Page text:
Comparing inclined locomotion in a ground-living and a climbing ant species: sagittal plane kinematics

Original Paper


Formicine ants are able to detect slopes in the substrates they crawl on. It was assumed that hair fields between the main segments of the body and between the proximal leg segments contribute to graviception which triggers a change of posture in response to substrate slopes. The sagittal kinematics of two ant species were investigated and compared on different slopes. Cataglyphis fortis, a North African desert ant, is well known for its extraordinary sense of orientation in texturally almost uniform habitats, while Formica pratensis, a common central-European species, primarily uses landmarks and pheromone traces for orientation. A comparison of these two species reveals differences in postural adaptations during inclined locomotion. Only minor slope-dependent angular adjustments were observed. The largest is a 25° head rotation for Cataglyphis, even if the slope is changed by 150°, suggesting dramatic changes in the field of vision. The trunk’s pitch adjustment towards the increasing slope is low in both species. On all slopes Cataglyphis achieves higher running speeds than Formica and displays greater slope-dependent variation in body height. This indicates different strategies for coping with changing slopes. These specific aspects have to be reflected in the ants’ respective mode of slope perception.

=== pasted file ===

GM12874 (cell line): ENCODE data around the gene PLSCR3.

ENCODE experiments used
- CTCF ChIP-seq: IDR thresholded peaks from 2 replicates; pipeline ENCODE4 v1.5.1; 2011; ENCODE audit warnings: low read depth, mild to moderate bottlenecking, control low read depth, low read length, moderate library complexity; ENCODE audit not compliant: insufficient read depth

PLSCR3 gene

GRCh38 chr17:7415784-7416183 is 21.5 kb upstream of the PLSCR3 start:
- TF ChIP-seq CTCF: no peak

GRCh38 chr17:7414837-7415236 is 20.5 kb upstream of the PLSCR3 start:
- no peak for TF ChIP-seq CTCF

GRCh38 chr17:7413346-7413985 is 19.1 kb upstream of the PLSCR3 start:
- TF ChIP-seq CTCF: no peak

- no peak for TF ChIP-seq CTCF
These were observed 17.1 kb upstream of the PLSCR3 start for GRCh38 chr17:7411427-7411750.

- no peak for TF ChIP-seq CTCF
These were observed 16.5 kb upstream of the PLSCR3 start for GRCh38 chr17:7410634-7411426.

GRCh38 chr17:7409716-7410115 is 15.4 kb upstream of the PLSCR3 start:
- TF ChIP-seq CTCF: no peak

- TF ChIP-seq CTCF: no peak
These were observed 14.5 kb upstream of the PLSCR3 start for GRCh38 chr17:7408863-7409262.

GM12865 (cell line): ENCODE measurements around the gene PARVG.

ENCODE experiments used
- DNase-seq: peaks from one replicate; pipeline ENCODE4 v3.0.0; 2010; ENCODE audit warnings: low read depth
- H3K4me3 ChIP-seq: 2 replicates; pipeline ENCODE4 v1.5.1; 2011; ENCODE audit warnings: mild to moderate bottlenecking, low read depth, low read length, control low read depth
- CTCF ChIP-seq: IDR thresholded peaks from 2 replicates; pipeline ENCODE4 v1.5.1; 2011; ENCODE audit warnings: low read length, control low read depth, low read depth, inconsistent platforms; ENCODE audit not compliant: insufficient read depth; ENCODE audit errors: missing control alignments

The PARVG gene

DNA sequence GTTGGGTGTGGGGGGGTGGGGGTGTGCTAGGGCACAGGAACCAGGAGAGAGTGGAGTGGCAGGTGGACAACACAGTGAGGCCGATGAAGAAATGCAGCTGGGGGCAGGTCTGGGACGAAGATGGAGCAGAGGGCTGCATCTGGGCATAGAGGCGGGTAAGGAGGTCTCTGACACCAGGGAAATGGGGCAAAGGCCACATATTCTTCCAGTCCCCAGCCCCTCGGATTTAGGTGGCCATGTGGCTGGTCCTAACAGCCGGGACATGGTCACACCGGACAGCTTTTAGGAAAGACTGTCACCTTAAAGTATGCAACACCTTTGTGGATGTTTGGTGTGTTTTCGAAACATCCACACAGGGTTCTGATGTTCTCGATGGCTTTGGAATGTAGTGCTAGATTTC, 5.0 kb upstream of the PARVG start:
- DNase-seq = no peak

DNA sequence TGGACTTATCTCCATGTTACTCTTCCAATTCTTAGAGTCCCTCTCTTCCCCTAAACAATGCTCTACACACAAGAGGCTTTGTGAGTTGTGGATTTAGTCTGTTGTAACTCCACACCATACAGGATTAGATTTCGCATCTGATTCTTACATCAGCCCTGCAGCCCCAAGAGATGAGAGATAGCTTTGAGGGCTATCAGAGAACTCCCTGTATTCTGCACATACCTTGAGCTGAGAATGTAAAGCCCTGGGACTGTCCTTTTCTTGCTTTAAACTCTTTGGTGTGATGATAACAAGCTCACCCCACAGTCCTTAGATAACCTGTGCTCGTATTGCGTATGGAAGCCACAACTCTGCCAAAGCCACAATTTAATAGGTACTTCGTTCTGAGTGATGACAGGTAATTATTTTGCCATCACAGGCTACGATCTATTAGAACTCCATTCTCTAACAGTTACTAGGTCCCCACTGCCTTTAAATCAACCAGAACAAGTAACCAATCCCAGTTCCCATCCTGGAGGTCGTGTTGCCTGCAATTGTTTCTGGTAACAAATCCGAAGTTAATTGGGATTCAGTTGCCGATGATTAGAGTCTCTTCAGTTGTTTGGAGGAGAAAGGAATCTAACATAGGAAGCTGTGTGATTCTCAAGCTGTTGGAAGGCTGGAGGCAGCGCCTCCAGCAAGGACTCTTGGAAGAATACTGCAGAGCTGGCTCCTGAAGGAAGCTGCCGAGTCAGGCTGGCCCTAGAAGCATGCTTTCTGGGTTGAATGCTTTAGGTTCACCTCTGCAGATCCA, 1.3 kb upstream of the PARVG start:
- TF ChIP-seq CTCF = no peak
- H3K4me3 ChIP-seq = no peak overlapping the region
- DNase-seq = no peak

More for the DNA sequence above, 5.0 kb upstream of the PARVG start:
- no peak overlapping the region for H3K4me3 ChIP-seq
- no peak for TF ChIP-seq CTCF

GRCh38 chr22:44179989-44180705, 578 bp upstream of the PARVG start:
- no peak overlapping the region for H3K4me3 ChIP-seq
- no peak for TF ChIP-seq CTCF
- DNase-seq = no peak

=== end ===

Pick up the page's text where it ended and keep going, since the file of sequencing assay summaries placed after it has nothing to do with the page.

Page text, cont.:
Climbing Cataglyphis Formica Inclined locomotion Sagittal kinematics 

List of symbols


Slope of the substrate


Speed parallel to the substrate


Individual length of the alitrunk (thorax)

vrel = vabs/lT

Relative speed


Perpendicular distance between substrate and centre of mass (body height)

hCOM = habs/lT

Relative distance between substrate and centre of mass


Typical fluctuation of the centre of mass perpendicular to the substrate


Angle between substrate and alitrunk axis


Angle between caput (head) and alitrunk


Angle between caput and substrate


Angle between alitrunk and gaster (abdomen)


Angle between gaster and substrate


Gravitational acceleration


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Copyright information

© Springer-Verlag 2009

Authors and Affiliations

  1. 1.Science of Motion, Institute of Sport ScienceFriedrich-Schiller-UniversityJenaGermany

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